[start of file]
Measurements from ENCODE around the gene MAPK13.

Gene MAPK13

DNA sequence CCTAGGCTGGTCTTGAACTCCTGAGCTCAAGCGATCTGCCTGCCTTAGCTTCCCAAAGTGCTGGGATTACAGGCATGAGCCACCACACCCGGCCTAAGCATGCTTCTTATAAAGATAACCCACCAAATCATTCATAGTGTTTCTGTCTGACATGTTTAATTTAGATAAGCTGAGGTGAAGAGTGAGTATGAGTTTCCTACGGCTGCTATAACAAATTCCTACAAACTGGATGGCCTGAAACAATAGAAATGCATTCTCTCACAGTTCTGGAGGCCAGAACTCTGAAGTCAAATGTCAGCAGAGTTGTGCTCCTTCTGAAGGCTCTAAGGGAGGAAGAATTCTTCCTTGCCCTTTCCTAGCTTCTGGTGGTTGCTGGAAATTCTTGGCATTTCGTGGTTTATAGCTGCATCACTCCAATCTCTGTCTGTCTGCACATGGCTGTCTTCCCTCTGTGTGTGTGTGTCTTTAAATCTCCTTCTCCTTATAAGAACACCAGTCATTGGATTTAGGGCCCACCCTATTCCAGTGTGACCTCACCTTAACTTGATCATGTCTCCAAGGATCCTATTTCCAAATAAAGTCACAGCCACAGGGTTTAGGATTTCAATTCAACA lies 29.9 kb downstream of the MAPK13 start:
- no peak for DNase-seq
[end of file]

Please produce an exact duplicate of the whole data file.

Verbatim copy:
Measurements from ENCODE around the gene MAPK13.

Gene MAPK13

DNA sequence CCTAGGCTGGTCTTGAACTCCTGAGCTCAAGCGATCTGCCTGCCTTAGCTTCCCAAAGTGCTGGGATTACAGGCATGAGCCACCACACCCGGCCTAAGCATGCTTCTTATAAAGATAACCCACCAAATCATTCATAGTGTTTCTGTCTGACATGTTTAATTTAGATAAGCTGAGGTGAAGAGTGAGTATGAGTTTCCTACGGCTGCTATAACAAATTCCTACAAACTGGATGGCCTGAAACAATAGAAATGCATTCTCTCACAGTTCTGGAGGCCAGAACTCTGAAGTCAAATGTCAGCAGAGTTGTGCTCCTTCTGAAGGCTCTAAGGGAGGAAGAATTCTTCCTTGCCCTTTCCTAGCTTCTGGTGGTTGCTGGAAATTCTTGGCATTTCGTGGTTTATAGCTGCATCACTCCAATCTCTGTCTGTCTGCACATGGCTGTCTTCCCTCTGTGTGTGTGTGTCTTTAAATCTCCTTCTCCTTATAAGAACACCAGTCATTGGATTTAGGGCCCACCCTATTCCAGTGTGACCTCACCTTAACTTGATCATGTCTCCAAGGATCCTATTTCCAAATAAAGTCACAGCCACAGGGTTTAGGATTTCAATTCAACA lies 29.9 kb downstream of the MAPK13 start:
- no peak for DNase-seq